Rosalind adds that when people struggle with financial anxiety, they are likely to be less confident and may face increased barriers in feeling in control of their money. Mindfulness & Money incorporates a new concept of financial therapy, led by Canada's only registered Financial Therapist, Aseel El-Baba, to encourage Canadians from all backgrounds to look inwards on their own financial journeys. The program also includes modules led by community experts, small business owners, and creators, responding to Canadians' desire to take financial advice from relatable sources.

The Interac research also contained the following insights:

  • Sources of advice: Four-in-ten Canadians are comfortable with financial advice coming from family, a stat that's higher among younger respondents and women. Substantial proportions of respondents are comfortable taking advice from someone they can relate to (25 per cent), friends (24 per cent), or financially successful individuals (19 per cent).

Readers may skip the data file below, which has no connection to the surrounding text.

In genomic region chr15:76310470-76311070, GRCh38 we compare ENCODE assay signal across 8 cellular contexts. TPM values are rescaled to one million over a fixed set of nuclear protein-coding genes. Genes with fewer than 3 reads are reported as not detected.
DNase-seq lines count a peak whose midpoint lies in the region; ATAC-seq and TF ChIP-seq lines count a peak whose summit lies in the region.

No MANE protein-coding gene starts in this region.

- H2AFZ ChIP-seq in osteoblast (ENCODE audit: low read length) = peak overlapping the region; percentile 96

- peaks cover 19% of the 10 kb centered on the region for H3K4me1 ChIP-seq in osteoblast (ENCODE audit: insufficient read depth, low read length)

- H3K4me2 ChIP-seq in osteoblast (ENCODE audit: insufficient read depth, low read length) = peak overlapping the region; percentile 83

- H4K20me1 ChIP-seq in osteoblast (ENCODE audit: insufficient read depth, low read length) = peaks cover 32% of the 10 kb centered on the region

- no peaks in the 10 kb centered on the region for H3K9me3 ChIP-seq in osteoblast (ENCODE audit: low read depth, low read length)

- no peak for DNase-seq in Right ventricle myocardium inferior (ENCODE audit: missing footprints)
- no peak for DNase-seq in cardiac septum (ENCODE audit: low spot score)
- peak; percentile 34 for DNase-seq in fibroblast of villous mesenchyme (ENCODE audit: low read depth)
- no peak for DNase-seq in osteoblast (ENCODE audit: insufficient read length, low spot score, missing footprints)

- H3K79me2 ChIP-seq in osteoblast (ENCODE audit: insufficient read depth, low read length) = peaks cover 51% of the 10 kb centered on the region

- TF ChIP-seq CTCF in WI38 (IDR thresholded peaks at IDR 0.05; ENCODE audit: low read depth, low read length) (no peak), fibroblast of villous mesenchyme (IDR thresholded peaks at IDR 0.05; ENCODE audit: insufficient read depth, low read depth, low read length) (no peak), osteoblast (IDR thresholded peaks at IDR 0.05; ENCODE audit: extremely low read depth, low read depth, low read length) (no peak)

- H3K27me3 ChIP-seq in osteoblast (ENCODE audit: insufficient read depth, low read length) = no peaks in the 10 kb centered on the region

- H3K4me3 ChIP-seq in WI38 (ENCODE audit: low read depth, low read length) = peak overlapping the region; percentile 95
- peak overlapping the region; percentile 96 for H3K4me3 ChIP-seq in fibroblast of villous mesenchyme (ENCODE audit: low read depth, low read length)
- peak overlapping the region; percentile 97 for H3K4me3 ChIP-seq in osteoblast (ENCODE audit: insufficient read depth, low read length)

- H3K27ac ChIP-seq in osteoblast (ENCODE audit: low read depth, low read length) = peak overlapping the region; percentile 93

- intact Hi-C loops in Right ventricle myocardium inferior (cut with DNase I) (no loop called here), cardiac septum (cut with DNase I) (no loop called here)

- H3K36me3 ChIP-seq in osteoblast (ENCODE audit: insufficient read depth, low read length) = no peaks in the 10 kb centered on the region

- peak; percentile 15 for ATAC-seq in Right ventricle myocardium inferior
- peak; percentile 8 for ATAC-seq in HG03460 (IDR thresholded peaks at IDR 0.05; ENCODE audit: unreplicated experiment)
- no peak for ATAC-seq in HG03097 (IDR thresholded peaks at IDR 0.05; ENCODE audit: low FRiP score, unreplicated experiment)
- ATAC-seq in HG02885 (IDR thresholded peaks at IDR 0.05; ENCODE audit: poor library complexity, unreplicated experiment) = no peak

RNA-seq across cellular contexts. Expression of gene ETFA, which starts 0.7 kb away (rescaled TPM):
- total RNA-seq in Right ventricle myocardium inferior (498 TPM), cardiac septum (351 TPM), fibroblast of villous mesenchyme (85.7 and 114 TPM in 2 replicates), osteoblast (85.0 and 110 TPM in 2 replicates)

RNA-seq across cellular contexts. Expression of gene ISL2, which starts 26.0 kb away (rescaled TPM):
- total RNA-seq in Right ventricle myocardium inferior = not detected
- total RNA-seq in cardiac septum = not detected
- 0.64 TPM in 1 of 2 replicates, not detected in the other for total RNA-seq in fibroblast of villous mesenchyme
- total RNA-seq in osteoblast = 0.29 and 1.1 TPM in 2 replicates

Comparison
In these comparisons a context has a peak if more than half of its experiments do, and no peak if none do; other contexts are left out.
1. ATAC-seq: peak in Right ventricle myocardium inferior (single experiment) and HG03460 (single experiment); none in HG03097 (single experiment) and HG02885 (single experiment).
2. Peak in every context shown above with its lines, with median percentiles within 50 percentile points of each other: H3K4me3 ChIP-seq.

• Past vs. present: Most Canadians (63 per cent) indicate that behaviours from years prior have negatively impacted their current level of financial confidence. These factors include not having or investing more at a younger age (39 per cent), spending beyond their means in the past (28 per cent), taking on credit card debt in the past (23 per cent), and not asking enough questions about finances when they were younger (22 per cent). Those citing these factors are also disproportionately more likely to be women, Millennials or Gen X.
  • Feeling in control: As found in another Interac study, debit can be a helpful tool when it comes to maintaining control of spending as Canadians navigate higher living costs. This research showed that four in 10 Canadians (44 per cent) said they are hesitant to use credit and prefer to only spend the money they have.

"Building financial confidence among all Canadians is a key focus of our community impact efforts, because we believe that getting more out of life starts with feeling in control of your money," says Hill. "Anxiety during these challenging circumstances is high and further complicated by uncertainty in markets, making it a priority for us at Interac to invest in programming and resources that can help to strengthen financial resilience in Canadians, especially among more vulnerable groups."